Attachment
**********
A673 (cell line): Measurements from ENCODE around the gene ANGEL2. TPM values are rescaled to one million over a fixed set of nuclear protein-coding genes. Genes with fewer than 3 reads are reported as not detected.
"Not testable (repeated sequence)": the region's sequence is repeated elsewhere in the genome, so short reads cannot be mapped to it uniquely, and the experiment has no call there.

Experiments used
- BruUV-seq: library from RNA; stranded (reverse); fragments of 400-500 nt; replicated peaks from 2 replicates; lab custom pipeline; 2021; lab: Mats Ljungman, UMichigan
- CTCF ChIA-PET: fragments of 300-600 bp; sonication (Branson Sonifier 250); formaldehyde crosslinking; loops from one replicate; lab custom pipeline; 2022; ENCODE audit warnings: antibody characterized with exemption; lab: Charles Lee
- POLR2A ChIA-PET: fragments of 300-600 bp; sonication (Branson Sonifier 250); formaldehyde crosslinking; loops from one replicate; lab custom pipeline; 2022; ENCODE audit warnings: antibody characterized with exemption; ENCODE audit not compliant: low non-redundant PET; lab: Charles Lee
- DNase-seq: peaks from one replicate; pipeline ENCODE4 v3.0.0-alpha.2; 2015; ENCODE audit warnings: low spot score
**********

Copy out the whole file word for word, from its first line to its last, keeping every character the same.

A673 (cell line): Measurements from ENCODE around the gene ANGEL2. TPM values are rescaled to one million over a fixed set of nuclear protein-coding genes. Genes with fewer than 3 reads are reported as not detected.
"Not testable (repeated sequence)": the region's sequence is repeated elsewhere in the genome, so short reads cannot be mapped to it uniquely, and the experiment has no call there.

Experiments used
- BruUV-seq: library from RNA; stranded (reverse); fragments of 400-500 nt; replicated peaks from 2 replicates; lab custom pipeline; 2021; lab: Mats Ljungman, UMichigan
- CTCF ChIA-PET: fragments of 300-600 bp; sonication (Branson Sonifier 250); formaldehyde crosslinking; loops from one replicate; lab custom pipeline; 2022; ENCODE audit warnings: antibody characterized with exemption; lab: Charles Lee
- POLR2A ChIA-PET: fragments of 300-600 bp; sonication (Branson Sonifier 250); formaldehyde crosslinking; loops from one replicate; lab custom pipeline; 2022; ENCODE audit warnings: antibody characterized with exemption; ENCODE audit not compliant: low non-redundant PET; lab: Charles Lee
- DNase-seq: peaks from one replicate; pipeline ENCODE4 v3.0.0-alpha.2; 2015; ENCODE audit warnings: low spot score